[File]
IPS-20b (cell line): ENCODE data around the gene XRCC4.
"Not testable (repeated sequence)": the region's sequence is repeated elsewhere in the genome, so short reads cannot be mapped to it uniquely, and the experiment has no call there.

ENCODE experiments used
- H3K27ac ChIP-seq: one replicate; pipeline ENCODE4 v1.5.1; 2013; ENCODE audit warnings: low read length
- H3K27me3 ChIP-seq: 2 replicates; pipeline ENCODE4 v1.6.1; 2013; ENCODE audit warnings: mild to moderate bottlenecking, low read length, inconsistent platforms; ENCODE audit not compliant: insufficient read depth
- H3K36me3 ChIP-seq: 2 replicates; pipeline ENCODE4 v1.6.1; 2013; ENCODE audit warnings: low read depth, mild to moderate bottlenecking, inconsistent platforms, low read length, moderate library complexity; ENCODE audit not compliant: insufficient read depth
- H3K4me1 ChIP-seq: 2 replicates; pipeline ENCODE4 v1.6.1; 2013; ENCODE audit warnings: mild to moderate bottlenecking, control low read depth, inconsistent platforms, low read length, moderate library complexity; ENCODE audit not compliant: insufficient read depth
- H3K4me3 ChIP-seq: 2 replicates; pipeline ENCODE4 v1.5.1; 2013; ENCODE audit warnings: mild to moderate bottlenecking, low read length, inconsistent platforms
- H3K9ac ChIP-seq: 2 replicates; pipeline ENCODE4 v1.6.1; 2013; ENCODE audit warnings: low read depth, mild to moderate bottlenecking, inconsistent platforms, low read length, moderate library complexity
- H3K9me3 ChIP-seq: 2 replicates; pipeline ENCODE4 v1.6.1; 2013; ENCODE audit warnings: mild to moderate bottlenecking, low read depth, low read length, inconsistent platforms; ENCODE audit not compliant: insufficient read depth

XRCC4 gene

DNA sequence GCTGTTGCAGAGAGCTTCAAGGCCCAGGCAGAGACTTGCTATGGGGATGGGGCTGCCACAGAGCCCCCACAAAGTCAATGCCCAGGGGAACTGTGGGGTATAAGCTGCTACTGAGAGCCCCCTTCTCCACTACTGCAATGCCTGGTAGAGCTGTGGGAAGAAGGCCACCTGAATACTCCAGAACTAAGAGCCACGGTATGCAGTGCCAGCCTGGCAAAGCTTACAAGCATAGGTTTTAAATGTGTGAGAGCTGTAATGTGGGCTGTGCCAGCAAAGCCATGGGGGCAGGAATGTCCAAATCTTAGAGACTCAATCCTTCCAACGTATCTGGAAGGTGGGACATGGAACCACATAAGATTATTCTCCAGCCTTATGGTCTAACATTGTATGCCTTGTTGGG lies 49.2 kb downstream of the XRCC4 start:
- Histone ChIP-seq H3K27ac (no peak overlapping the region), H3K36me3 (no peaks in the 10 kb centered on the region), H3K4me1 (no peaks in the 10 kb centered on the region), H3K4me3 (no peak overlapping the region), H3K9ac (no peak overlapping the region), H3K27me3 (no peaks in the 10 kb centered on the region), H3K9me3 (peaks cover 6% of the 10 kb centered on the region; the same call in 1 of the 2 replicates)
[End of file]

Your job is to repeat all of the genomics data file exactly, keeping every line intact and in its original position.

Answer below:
IPS-20b (cell line): ENCODE data around the gene XRCC4.
"Not testable (repeated sequence)": the region's sequence is repeated elsewhere in the genome, so short reads cannot be mapped to it uniquely, and the experiment has no call there.

ENCODE experiments used
- H3K27ac ChIP-seq: one replicate; pipeline ENCODE4 v1.5.1; 2013; ENCODE audit warnings: low read length
- H3K27me3 ChIP-seq: 2 replicates; pipeline ENCODE4 v1.6.1; 2013; ENCODE audit warnings: mild to moderate bottlenecking, low read length, inconsistent platforms; ENCODE audit not compliant: insufficient read depth
- H3K36me3 ChIP-seq: 2 replicates; pipeline ENCODE4 v1.6.1; 2013; ENCODE audit warnings: low read depth, mild to moderate bottlenecking, inconsistent platforms, low read length, moderate library complexity; ENCODE audit not compliant: insufficient read depth
- H3K4me1 ChIP-seq: 2 replicates; pipeline ENCODE4 v1.6.1; 2013; ENCODE audit warnings: mild to moderate bottlenecking, control low read depth, inconsistent platforms, low read length, moderate library complexity; ENCODE audit not compliant: insufficient read depth
- H3K4me3 ChIP-seq: 2 replicates; pipeline ENCODE4 v1.5.1; 2013; ENCODE audit warnings: mild to moderate bottlenecking, low read length, inconsistent platforms
- H3K9ac ChIP-seq: 2 replicates; pipeline ENCODE4 v1.6.1; 2013; ENCODE audit warnings: low read depth, mild to moderate bottlenecking, inconsistent platforms, low read length, moderate library complexity
- H3K9me3 ChIP-seq: 2 replicates; pipeline ENCODE4 v1.6.1; 2013; ENCODE audit warnings: mild to moderate bottlenecking, low read depth, low read length, inconsistent platforms; ENCODE audit not compliant: insufficient read depth

XRCC4 gene

DNA sequence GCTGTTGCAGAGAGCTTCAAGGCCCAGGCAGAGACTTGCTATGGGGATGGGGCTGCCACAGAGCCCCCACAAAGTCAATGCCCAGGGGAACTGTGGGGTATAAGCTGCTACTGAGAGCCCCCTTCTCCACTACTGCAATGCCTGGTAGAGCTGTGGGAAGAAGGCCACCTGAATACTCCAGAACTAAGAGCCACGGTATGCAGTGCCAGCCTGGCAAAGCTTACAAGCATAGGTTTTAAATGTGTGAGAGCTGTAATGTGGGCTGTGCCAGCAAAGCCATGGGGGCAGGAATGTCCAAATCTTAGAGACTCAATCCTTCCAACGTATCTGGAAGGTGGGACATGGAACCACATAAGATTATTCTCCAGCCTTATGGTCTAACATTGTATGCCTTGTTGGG lies 49.2 kb downstream of the XRCC4 start:
- Histone ChIP-seq H3K27ac (no peak overlapping the region), H3K36me3 (no peaks in the 10 kb centered on the region), H3K4me1 (no peaks in the 10 kb centered on the region), H3K4me3 (no peak overlapping the region), H3K9ac (no peak overlapping the region), H3K27me3 (no peaks in the 10 kb centered on the region), H3K9me3 (peaks cover 6% of the 10 kb centered on the region; the same call in 1 of the 2 replicates)